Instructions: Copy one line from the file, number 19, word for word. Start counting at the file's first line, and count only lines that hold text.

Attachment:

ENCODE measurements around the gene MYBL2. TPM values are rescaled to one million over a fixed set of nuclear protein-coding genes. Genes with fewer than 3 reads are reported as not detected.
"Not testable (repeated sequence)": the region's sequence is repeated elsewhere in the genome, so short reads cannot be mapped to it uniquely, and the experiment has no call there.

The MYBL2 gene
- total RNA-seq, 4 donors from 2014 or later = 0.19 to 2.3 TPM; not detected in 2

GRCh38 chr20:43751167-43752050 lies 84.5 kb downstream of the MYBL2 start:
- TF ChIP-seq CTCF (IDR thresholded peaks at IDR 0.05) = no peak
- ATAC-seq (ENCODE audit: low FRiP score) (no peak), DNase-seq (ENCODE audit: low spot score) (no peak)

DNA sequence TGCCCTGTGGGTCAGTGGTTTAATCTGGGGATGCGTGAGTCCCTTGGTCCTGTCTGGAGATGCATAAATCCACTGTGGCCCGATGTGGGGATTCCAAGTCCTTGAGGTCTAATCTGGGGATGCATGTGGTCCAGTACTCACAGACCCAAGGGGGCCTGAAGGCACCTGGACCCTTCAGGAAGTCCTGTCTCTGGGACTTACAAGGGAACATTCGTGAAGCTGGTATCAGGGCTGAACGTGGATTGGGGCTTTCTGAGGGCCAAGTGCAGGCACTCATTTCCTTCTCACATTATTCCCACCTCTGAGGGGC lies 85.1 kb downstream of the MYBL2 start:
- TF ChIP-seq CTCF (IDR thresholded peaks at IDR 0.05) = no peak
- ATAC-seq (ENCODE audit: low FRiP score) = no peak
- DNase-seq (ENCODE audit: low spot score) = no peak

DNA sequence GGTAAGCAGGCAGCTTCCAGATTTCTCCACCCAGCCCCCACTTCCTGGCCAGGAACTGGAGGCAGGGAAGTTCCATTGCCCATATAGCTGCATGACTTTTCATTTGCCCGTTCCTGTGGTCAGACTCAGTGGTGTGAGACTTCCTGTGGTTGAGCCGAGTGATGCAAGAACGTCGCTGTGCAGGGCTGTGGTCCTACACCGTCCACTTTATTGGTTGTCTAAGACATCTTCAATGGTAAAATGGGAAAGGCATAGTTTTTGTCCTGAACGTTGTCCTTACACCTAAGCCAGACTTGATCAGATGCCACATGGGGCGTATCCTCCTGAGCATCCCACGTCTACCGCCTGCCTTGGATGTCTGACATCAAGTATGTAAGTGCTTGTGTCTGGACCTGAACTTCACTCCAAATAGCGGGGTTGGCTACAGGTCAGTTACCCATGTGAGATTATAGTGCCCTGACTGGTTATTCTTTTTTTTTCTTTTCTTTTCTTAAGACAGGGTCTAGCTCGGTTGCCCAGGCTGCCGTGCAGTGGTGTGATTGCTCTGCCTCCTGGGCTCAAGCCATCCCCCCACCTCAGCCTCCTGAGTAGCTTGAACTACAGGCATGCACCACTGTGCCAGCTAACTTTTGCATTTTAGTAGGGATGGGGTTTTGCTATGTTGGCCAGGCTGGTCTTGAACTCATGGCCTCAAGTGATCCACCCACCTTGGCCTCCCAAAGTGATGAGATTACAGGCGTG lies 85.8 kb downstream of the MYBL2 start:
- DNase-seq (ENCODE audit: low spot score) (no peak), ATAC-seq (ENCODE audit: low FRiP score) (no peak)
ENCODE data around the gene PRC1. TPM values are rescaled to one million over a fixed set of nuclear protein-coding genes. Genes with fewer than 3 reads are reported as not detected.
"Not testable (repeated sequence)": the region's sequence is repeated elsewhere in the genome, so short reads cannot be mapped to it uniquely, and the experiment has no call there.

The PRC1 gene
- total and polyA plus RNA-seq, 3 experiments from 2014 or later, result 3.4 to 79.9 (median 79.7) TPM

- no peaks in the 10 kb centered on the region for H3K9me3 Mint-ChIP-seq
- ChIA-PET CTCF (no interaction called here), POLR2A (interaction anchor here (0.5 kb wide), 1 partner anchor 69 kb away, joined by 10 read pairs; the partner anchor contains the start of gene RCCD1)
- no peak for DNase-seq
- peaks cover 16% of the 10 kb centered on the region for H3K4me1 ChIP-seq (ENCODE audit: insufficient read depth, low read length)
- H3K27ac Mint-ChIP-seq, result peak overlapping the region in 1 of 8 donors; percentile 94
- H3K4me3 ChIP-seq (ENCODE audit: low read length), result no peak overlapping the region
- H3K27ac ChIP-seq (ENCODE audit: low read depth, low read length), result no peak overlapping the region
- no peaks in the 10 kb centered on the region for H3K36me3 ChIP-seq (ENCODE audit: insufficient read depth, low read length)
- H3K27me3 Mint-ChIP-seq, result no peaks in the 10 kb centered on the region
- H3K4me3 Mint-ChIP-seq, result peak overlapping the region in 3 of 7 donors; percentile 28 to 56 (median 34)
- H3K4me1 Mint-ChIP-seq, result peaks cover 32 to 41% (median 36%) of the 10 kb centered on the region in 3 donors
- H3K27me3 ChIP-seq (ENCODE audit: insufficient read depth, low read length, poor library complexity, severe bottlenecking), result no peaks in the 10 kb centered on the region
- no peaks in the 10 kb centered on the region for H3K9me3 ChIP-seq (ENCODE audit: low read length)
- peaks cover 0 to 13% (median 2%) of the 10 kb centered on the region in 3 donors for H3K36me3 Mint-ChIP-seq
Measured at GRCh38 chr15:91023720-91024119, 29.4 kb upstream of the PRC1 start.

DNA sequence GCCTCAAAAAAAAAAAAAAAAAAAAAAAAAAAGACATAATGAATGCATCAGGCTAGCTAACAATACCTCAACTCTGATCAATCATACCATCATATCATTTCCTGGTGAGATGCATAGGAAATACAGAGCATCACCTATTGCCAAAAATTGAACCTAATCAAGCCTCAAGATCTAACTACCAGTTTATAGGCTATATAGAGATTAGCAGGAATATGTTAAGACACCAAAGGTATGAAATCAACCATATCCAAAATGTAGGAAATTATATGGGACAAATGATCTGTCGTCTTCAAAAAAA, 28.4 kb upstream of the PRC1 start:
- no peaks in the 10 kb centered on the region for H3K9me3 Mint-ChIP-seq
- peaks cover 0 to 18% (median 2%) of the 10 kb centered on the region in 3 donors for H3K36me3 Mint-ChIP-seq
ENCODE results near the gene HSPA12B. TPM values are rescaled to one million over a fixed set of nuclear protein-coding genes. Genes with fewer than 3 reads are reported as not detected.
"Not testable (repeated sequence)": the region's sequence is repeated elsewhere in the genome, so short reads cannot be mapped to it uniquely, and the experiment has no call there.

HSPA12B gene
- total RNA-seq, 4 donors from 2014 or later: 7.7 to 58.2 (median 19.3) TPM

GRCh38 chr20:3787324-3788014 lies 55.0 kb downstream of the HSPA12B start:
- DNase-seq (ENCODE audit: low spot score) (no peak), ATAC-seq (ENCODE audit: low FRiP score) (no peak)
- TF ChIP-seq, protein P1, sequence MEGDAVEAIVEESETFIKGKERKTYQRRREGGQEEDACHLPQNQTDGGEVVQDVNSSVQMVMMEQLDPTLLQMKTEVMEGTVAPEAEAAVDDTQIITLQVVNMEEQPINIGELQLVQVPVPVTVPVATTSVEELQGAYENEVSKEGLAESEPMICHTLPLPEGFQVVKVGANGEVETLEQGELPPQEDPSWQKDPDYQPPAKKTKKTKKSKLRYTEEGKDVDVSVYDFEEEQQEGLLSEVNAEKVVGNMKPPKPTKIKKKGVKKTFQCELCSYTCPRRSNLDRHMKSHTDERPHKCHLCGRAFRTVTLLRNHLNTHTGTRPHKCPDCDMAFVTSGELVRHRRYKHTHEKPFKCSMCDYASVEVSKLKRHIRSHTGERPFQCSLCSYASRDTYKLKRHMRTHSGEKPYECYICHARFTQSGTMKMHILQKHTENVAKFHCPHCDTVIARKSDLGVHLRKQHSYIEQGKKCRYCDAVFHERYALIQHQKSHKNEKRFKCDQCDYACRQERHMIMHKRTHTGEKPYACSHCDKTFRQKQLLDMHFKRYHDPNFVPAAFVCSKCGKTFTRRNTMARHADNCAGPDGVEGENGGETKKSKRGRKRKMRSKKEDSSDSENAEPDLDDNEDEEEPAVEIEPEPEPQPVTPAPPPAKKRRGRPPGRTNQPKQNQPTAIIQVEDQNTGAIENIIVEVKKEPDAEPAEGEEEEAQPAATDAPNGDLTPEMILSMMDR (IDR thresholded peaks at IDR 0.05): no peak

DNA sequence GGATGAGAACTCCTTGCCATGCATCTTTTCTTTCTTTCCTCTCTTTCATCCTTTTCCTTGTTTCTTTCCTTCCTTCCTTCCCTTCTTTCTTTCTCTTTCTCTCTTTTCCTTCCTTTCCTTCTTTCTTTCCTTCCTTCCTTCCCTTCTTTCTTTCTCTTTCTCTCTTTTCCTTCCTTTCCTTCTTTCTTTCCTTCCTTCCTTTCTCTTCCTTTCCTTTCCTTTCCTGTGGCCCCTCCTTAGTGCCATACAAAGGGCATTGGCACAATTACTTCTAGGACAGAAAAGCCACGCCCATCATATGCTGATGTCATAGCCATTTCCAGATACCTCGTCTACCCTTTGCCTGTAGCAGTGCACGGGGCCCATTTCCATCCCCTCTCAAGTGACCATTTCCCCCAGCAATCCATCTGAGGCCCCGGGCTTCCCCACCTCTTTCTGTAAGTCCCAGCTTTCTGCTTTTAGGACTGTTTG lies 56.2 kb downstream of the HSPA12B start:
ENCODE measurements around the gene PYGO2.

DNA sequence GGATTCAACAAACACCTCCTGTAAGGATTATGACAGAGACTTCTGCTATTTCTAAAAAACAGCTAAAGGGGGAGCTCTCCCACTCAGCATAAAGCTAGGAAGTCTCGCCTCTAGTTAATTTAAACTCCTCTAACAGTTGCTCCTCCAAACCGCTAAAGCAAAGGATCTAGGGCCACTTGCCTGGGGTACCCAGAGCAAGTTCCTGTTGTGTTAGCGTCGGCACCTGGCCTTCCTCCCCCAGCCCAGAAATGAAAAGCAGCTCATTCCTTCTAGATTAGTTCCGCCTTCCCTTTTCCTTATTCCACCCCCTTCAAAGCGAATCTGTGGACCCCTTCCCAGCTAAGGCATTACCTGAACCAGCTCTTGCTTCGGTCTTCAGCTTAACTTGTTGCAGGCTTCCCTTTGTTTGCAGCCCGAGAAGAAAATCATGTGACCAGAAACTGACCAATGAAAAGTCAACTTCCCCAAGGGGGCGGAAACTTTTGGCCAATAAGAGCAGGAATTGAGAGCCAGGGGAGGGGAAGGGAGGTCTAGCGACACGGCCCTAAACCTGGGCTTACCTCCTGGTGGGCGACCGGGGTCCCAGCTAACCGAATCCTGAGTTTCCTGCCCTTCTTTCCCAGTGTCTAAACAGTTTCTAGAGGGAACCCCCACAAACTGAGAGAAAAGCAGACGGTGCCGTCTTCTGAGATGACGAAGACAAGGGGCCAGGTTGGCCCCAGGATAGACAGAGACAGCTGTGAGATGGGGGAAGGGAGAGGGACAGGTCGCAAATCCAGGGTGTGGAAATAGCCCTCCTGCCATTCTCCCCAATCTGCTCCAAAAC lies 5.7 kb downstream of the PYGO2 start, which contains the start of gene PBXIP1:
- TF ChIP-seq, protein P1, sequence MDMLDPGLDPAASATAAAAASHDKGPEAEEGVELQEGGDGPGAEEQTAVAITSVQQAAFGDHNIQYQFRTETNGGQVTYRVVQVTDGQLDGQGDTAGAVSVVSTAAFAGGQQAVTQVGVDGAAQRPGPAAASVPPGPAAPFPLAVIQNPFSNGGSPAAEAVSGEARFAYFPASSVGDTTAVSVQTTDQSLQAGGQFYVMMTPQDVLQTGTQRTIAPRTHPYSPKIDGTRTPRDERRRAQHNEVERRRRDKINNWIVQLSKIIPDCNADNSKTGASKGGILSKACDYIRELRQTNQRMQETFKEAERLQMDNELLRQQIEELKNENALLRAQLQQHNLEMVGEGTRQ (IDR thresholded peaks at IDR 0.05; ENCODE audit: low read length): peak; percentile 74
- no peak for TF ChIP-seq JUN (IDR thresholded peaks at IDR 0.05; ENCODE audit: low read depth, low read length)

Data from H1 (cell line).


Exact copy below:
- ChIA-PET CTCF (no interaction called here), POLR2A (interaction anchor here (0.5 kb wide), 1 partner anchor 69 kb away, joined by 10 read pairs; the partner anchor contains the start of gene RCCD1)